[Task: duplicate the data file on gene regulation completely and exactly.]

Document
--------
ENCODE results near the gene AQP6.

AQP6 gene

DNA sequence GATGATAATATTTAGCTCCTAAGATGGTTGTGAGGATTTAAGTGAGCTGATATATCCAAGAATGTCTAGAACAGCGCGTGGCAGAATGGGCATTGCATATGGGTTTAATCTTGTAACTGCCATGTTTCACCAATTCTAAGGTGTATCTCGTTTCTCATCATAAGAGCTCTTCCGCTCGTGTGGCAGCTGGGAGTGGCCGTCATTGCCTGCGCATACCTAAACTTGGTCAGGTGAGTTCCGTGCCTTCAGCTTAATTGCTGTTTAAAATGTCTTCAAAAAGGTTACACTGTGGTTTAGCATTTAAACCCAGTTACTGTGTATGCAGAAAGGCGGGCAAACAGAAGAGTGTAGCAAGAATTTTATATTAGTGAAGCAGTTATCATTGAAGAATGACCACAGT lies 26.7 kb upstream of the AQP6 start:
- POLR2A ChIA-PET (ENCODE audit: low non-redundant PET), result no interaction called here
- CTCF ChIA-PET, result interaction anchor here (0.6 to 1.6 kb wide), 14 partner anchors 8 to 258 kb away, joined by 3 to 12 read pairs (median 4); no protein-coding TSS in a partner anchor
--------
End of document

ENCODE results near the gene AQP6.

AQP6 gene

DNA sequence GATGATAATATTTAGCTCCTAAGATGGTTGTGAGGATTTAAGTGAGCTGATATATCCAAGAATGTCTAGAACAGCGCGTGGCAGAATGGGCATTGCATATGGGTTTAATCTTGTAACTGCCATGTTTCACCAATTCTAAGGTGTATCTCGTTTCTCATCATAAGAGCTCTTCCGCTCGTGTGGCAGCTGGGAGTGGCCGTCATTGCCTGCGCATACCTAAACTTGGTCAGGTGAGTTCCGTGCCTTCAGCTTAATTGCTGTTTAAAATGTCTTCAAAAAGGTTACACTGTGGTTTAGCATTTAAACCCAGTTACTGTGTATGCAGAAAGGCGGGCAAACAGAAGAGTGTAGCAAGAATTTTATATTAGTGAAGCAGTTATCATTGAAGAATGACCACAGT lies 26.7 kb upstream of the AQP6 start:
- POLR2A ChIA-PET (ENCODE audit: low non-redundant PET), result no interaction called here
- CTCF ChIA-PET, result interaction anchor here (0.6 to 1.6 kb wide), 14 partner anchors 8 to 258 kb away, joined by 3 to 12 read pairs (median 4); no protein-coding TSS in a partner anchor